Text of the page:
There are many ways of using cork to make stone and brick, this is just my technique. I am by far the first person to use cork, I learned from the best and adapted to fit my needs and style.
Tools: jewelers file, tweezers, scalpel or hobby knife, balsa strip cutter, sandpaper.
Supplies: CA or wood glue, cork sheet, MDF or any other non flexible material to use as the base.
Determine the sizes of stone you want; using the balsa strip cutter, cut strips of the cork sheet.
several different sizes to give the stone variety. You will come into
spots were you will have to use either larger or smaller pieces to fill
in spots. To accommodate that simply use a larger strip size than you
need and cut it to the custom size.
Here is the basic wall section cut from the MDF board ready for stone installation.
the larges size strip of cork, this will be used to make your corner
stones. Always start from the corner and work outward. Corner stones
need to be larger as in real life its the corners that bear the weight
of the building.
the jewelers file or sandpaper, ease off the sharp cut corners on three
sides of the stone. leave one of the short sides untouched. This plays a
big part in making the corners go in seamlessly and appear to be one
Hear you will notice that only three edges were sanded. The stones are ready for installation.
give depth to the wall, remove a this section from the back of the
stone. This will "sink" the stone into the wall and sit deeper than the
rest. Be careful not to over do this step, only do it to select stones.
the corner stones so that they are placed the thickness of the cork
PAST the corner of the wall. You need this overhang to complete the
stones You also want the edge you did not sand to be the edge that is
over hanging here.
cut more corner stones for the other side of the corner. Sand the same
way as before leaving one edge sharp and square. Place the sharp and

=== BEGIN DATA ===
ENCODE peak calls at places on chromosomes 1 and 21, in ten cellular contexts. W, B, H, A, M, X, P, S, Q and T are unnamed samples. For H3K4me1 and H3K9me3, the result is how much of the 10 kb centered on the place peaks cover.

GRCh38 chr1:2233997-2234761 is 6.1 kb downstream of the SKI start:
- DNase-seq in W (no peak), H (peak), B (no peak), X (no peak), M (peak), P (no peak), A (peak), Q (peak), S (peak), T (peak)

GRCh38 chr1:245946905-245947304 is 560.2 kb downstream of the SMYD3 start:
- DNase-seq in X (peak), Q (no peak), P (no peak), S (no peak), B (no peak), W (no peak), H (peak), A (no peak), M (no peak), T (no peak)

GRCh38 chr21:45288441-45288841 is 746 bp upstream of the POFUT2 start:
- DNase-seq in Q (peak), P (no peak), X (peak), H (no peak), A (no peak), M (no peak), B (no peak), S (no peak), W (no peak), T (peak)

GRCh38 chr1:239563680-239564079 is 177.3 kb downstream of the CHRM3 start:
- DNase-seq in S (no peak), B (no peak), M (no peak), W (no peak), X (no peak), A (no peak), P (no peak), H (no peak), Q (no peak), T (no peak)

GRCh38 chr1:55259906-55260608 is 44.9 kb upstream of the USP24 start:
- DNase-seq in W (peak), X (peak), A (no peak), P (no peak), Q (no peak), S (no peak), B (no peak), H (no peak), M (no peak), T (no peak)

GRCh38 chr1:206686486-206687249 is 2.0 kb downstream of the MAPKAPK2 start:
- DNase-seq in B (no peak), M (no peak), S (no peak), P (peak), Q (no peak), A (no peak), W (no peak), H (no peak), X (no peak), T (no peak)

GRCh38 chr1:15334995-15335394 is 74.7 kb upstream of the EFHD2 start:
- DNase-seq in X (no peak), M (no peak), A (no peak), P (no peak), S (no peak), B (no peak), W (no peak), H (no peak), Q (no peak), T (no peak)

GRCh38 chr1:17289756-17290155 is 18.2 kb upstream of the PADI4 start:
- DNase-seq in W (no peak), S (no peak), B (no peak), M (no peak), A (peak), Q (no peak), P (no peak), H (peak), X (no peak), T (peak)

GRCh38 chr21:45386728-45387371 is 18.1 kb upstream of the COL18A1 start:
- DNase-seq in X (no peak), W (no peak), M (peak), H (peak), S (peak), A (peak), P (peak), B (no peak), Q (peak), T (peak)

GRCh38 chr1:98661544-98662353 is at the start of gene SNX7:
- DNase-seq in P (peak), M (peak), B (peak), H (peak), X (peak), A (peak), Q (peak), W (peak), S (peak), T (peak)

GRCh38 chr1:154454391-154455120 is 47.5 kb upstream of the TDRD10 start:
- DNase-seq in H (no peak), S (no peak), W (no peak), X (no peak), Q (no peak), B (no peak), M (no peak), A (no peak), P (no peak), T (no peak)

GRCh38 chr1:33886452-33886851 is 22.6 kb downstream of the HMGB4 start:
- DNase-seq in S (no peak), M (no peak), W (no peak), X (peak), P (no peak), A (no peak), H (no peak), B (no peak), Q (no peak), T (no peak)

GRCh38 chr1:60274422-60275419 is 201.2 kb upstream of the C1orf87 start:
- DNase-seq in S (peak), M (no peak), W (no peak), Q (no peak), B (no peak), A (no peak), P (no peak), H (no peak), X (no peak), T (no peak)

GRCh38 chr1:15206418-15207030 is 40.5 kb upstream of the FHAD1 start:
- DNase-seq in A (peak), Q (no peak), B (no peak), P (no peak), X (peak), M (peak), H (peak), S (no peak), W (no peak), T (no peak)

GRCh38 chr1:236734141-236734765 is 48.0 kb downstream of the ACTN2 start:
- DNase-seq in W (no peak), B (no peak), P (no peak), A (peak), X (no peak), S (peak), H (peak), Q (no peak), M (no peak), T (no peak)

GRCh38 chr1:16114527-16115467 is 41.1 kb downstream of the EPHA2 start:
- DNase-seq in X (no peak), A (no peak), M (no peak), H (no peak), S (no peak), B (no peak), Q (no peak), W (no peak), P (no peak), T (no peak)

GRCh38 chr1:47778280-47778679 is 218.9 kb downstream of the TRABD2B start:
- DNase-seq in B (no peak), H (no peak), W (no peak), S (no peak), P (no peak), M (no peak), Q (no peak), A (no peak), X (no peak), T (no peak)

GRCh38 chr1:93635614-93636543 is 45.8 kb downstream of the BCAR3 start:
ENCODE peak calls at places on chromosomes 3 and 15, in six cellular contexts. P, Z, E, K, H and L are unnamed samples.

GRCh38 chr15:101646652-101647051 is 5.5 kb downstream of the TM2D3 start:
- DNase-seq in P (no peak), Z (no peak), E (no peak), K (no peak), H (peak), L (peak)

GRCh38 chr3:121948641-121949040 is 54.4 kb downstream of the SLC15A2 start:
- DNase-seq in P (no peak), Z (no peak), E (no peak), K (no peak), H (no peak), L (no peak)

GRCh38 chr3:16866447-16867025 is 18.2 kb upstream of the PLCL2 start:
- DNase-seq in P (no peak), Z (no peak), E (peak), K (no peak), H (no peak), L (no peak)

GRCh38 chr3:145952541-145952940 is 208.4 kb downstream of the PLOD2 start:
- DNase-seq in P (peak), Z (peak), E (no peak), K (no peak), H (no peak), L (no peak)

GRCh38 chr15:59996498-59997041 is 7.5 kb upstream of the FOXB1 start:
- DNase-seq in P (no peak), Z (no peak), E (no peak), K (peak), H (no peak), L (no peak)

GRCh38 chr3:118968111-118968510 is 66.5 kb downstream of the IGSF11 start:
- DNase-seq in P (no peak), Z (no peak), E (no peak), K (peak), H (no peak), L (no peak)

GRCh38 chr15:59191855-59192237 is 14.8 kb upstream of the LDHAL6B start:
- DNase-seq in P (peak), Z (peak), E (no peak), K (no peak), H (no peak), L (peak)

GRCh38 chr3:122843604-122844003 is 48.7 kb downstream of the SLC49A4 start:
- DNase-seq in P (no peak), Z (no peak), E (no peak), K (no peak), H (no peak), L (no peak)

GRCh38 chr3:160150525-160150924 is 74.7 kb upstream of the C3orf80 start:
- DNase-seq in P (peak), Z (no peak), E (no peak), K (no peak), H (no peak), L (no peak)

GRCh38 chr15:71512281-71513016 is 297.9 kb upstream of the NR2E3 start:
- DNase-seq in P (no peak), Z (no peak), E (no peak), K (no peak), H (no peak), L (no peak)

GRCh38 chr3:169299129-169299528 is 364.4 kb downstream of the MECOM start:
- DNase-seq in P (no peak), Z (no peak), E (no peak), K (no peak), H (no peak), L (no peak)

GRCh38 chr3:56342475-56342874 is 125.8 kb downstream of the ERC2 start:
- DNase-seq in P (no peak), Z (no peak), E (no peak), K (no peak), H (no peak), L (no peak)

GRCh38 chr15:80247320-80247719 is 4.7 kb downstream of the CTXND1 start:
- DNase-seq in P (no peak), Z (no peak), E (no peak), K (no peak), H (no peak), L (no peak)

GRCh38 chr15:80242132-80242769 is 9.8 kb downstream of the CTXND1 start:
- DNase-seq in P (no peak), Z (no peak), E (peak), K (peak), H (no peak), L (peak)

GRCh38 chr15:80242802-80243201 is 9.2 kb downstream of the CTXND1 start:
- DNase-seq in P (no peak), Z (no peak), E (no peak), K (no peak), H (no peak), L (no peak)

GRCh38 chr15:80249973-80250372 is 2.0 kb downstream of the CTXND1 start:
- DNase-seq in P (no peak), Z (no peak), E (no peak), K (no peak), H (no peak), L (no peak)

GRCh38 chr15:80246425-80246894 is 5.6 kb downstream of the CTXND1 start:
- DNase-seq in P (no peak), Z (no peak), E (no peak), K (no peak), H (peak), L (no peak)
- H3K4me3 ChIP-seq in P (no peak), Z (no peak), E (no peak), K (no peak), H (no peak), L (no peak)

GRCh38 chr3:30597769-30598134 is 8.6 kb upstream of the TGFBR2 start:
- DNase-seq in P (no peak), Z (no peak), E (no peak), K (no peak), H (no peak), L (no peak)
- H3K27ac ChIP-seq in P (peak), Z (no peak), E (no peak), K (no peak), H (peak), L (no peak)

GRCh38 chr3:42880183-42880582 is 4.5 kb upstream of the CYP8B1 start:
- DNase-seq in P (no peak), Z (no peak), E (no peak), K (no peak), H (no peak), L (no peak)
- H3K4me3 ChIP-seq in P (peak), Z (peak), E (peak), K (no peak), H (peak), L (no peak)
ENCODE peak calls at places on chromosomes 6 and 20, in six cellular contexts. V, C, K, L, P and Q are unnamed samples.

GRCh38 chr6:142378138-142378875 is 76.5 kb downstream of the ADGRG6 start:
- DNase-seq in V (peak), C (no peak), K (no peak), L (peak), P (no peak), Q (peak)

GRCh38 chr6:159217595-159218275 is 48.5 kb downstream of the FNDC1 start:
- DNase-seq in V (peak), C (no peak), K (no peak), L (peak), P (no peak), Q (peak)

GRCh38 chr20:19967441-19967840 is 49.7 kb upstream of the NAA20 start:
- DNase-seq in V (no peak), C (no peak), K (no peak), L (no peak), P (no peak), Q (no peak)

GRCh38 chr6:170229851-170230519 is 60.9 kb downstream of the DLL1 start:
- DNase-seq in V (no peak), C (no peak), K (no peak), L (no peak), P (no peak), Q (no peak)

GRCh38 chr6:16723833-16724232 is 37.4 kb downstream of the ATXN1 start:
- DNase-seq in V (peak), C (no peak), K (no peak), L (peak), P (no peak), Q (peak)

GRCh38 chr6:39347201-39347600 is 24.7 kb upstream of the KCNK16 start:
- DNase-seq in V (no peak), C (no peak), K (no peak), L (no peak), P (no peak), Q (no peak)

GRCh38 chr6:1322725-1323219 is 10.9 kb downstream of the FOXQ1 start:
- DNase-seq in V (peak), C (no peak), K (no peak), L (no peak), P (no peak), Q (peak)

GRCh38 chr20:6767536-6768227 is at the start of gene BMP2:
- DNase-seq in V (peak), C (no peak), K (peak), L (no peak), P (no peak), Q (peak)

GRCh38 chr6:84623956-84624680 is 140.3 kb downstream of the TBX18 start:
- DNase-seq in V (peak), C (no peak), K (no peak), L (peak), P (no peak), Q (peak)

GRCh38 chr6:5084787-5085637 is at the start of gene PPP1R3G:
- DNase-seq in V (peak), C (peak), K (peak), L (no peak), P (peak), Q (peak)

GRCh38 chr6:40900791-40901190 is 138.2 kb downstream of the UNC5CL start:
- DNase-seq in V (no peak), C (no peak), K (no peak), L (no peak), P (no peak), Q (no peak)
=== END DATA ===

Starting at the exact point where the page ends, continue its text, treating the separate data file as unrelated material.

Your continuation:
square side tight against the previously installed stones. You want very
little if not any gap between these edges.
the file, ease over the edges of the stones and blend the two pieces of
each stone together. These stone have now become one.
blending with a wire brush, I prefer the brush pen from Eurotool. This
will add stone texture to the cork and help blend the seam lines turning
it into one stone.
up of adding texture. Notice I have also added damaged stone as if it
had been chipped away. This was all done with the wire brush.
Completed cornerstones. Notice how the blending makes it appear to be one large stone that makes up the corner.
I cut each stone individually. Place the strip of cork down and cut were you feel it is appropriate.
cutting and placing the stones, selecting and cycling through different
sizes as you go. Always stagger your joints. No more than two stones
should line up at any given area.
To give more depth to the wall, use thin cork or thick paper to "shim" the stone.
the thin stock to the same size as the stone and glue to the back of
the stone. Place the stone on the wall just as you did before. This
stone will stick out of the wall now.
placing you stone. Notice how the stones vertical joints are all
staggered, even if slightly. This is critical to a realistic wall.
to texture the stones as you go or after you are finished. Just make
sure you don't do this until the glue is dry as to not move the stones.
This is why I use CA glue, it takes seconds to dry and I can keep
The finished stone laying and texture.
Adding the mortar:
You will need wall patching compound, a stiff toothbrush, and a
disposable paintbrush for this stem. Also suggested is a palette knife
of wooden stir stick to spread the compound, but fingers also work.
Spread the filler on the stones using some pressure to press it deep into the joints.
This is what it should look like at this point. Don't worry, it will look better soon
the stiff toothbrush and light pressure, remove the excess filler by
moving the toothbrush in a circular motion. This will create a descent
mess, so be ready for that.
Once the excess filler is removed, use the cheap paintbrush to clean off all of the loose filler residue and dust.
wall should look like this now. Let the filler dry, touch up any spots
that need more, then you can prime and paint your wall.
is all there is to it folks! Very easy just time consuming and tedious
work. But there is no other way to get realistic looking hand laid stone
than to hand lay the stone in scale.
In this image you can see how removing thin sections from some stones and adding to others really adds texture to the wall.
There you have it, all the steps I take to complete my stone work. I hope you all enjoyed this article and maybe have been inspired to give it a try!